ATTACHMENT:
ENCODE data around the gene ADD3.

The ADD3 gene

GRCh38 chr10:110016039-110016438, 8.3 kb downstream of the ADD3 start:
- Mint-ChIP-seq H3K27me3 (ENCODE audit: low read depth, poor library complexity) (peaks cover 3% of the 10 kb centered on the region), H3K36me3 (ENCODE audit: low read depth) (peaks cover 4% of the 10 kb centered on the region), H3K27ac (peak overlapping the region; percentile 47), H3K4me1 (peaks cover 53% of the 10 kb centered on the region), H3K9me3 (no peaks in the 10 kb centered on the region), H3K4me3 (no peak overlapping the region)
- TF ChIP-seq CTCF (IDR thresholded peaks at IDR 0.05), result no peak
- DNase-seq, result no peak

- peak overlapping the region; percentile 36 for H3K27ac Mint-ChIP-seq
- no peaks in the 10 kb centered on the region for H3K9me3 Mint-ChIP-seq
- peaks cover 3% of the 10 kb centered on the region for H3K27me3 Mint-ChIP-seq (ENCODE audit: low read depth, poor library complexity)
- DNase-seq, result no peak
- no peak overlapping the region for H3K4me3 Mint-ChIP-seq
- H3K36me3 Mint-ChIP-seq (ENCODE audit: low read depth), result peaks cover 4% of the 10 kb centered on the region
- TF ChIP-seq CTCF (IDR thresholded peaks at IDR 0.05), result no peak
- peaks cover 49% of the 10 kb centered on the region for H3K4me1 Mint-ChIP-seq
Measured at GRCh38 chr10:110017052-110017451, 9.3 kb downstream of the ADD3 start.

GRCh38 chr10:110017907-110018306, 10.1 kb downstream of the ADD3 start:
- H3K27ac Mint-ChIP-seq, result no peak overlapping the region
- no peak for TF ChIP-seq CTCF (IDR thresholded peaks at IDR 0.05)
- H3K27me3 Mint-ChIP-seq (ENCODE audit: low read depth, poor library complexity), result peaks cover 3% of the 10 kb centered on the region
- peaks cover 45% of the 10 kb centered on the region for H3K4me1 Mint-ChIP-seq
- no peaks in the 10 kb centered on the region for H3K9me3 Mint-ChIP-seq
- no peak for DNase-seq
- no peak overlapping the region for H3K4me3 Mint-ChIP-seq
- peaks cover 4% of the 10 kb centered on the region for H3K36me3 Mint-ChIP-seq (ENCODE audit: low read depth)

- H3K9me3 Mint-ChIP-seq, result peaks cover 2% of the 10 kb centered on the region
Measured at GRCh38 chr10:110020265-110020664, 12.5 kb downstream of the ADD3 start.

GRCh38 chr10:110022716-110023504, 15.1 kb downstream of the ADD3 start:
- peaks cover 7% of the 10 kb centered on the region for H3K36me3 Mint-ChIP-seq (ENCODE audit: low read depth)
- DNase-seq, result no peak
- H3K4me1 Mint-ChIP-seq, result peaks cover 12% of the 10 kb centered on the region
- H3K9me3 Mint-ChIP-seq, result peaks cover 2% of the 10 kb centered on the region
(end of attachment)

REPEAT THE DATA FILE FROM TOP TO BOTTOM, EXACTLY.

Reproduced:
ENCODE data around the gene ADD3.

The ADD3 gene

GRCh38 chr10:110016039-110016438, 8.3 kb downstream of the ADD3 start:
- Mint-ChIP-seq H3K27me3 (ENCODE audit: low read depth, poor library complexity) (peaks cover 3% of the 10 kb centered on the region), H3K36me3 (ENCODE audit: low read depth) (peaks cover 4% of the 10 kb centered on the region), H3K27ac (peak overlapping the region; percentile 47), H3K4me1 (peaks cover 53% of the 10 kb centered on the region), H3K9me3 (no peaks in the 10 kb centered on the region), H3K4me3 (no peak overlapping the region)
- TF ChIP-seq CTCF (IDR thresholded peaks at IDR 0.05), result no peak
- DNase-seq, result no peak

- peak overlapping the region; percentile 36 for H3K27ac Mint-ChIP-seq
- no peaks in the 10 kb centered on the region for H3K9me3 Mint-ChIP-seq
- peaks cover 3% of the 10 kb centered on the region for H3K27me3 Mint-ChIP-seq (ENCODE audit: low read depth, poor library complexity)
- DNase-seq, result no peak
- no peak overlapping the region for H3K4me3 Mint-ChIP-seq
- H3K36me3 Mint-ChIP-seq (ENCODE audit: low read depth), result peaks cover 4% of the 10 kb centered on the region
- TF ChIP-seq CTCF (IDR thresholded peaks at IDR 0.05), result no peak
- peaks cover 49% of the 10 kb centered on the region for H3K4me1 Mint-ChIP-seq
Measured at GRCh38 chr10:110017052-110017451, 9.3 kb downstream of the ADD3 start.

GRCh38 chr10:110017907-110018306, 10.1 kb downstream of the ADD3 start:
- H3K27ac Mint-ChIP-seq, result no peak overlapping the region
- no peak for TF ChIP-seq CTCF (IDR thresholded peaks at IDR 0.05)
- H3K27me3 Mint-ChIP-seq (ENCODE audit: low read depth, poor library complexity), result peaks cover 3% of the 10 kb centered on the region
- peaks cover 45% of the 10 kb centered on the region for H3K4me1 Mint-ChIP-seq
- no peaks in the 10 kb centered on the region for H3K9me3 Mint-ChIP-seq
- no peak for DNase-seq
- no peak overlapping the region for H3K4me3 Mint-ChIP-seq
- peaks cover 4% of the 10 kb centered on the region for H3K36me3 Mint-ChIP-seq (ENCODE audit: low read depth)

- H3K9me3 Mint-ChIP-seq, result peaks cover 2% of the 10 kb centered on the region
Measured at GRCh38 chr10:110020265-110020664, 12.5 kb downstream of the ADD3 start.

GRCh38 chr10:110022716-110023504, 15.1 kb downstream of the ADD3 start:
- peaks cover 7% of the 10 kb centered on the region for H3K36me3 Mint-ChIP-seq (ENCODE audit: low read depth)
- DNase-seq, result no peak
- H3K4me1 Mint-ChIP-seq, result peaks cover 12% of the 10 kb centered on the region
- H3K9me3 Mint-ChIP-seq, result peaks cover 2% of the 10 kb centered on the region